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Inflation, rates and Trump

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It has taken a long, long time but inflation is taking off. In the US, annualised CPI reached 2.1% in December. In the UK, the equivalent figure came in last week at 1.6% - stronger than the 1.4% expected and making the MPC’s post referendum interest rate cut and £60 billion addition to QE look even more of a mistake. Even in the eurozone, CPI increased steadily from 0.1% to 0.6% between June and November last year, before accelerating to 1.1% in December.
 
Inflation, of course, suits the indebted and no one is more indebted than government. Therefore, despite their notional independence, we would not be surprised to see central banks remaining ‘behind the curve’, deliberately keeping interest rates lower than the level required to properly tame rising prices. This would represent a risky policy of allowing inflation to run above target in order to reduce the real value of the respective national debt piles.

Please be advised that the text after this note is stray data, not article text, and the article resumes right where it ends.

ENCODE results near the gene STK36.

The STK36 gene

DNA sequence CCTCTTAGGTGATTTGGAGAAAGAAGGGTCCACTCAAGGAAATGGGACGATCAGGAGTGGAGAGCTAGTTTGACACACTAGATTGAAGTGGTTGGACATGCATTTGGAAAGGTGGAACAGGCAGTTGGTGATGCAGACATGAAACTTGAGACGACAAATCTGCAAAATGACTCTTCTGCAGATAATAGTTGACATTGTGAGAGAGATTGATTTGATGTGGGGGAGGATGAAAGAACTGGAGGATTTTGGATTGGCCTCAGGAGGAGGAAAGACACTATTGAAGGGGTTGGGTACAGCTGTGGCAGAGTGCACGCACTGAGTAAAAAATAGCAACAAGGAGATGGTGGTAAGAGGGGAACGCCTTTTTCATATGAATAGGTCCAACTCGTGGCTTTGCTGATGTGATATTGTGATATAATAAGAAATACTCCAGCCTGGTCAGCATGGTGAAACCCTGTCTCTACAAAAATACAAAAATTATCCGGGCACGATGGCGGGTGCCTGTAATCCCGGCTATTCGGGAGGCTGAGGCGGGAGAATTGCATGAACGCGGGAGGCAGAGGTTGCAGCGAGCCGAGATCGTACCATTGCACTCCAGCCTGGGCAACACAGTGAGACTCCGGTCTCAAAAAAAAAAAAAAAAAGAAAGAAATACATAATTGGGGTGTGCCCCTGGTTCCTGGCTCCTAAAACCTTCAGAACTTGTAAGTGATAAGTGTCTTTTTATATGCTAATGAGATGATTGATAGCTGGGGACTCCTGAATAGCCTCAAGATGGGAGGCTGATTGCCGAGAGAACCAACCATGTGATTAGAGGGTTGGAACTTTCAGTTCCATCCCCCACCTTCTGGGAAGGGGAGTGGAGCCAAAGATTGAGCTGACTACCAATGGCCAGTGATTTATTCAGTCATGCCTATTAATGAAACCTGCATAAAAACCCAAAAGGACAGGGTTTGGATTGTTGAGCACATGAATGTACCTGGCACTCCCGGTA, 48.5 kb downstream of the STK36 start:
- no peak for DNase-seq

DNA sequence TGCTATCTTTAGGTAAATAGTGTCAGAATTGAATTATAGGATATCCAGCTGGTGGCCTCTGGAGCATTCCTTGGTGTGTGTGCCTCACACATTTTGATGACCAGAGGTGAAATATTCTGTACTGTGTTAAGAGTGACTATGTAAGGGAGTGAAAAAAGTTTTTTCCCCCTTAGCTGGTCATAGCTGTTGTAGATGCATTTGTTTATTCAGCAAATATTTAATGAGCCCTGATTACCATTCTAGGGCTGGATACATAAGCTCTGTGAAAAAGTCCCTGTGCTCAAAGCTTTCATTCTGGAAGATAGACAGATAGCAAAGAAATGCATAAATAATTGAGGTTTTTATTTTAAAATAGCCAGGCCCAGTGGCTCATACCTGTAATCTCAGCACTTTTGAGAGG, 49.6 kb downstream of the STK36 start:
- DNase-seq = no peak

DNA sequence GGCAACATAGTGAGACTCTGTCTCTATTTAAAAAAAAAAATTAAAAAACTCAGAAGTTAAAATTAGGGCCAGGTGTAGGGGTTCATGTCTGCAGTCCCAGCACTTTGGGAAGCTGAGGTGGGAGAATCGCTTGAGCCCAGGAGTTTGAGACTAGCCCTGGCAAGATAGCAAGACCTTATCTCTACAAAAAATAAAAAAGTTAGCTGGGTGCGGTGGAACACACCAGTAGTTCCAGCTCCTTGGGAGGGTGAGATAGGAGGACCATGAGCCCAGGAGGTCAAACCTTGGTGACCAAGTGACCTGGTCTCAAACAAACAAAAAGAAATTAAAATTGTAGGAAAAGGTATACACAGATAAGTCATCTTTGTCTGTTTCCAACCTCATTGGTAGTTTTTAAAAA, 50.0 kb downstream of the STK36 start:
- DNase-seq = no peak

However, there are limits to such a plan. In the past, such attempts have usually been very successful at stoking inflation – indeed too successful, the difficulty being that once inflation takes off it requires ever more brutal interest rate hikes to bring it back under control. And unless the plan is to completely debauch fiat currencies (possible but unlikely), above-target inflation must eventually be controlled with higher rates.
 
Alternatively, the central banks may act responsibly and deliver just the right amount of monetary tightening to reign in the nascent inflationary forces without damaging the respective underlying economies. But either way – and this is the point – inflation is on the march again and rates are set to rise. The sooner the central banks act, the less aggressive the required monetary medicine will be.
 
This is why the ECB’s line of ‘looking through’ the current uplift in German inflation is proving so controversial. After last week’s ECB council meeting, Mario Draghi was relaxed about the prospect of apparently remaining behind the curve, saying: “as the recovery will firm up, rates will go up as well.” While that will be true at some stage, for now, with eurozone core CPI at a mere 0.9%, a tightening of policy looks some way off. This will make the Germans hot under the collar as they consider their own  inflation rate of 1.7% in December, sharply up from November’s 0.8%.